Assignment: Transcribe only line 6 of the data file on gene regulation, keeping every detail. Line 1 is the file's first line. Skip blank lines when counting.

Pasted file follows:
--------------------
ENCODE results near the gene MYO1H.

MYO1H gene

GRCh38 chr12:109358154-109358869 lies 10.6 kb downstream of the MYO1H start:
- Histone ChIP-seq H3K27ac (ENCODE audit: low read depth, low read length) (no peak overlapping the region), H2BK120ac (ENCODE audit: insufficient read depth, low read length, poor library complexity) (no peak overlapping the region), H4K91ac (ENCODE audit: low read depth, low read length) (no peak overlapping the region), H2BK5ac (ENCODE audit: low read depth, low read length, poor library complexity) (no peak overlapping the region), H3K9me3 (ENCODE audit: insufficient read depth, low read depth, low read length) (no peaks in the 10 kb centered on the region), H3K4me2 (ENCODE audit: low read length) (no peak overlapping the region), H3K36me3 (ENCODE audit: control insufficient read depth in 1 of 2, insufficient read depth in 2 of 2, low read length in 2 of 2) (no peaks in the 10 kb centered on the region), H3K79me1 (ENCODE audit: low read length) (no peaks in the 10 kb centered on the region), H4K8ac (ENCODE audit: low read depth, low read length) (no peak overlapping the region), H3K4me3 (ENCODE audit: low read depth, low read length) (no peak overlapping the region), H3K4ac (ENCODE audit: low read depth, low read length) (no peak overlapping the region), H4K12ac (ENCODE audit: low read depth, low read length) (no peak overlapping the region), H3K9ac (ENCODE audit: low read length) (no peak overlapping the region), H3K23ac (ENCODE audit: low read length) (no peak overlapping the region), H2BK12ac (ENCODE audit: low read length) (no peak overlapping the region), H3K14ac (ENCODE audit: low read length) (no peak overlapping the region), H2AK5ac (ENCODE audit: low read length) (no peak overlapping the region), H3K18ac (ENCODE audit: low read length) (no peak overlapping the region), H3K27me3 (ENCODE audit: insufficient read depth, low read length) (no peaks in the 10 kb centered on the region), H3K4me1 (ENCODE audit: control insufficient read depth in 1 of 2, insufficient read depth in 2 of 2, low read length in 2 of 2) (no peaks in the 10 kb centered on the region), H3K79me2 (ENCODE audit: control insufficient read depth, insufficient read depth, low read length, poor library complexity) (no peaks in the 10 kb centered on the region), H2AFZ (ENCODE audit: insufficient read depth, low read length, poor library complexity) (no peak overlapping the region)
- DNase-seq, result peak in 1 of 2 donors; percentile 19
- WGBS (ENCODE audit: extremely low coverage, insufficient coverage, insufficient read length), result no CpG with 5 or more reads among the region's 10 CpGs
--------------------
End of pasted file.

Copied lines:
- WGBS (ENCODE audit: extremely low coverage, insufficient coverage, insufficient read length), result no CpG with 5 or more reads among the region's 10 CpGs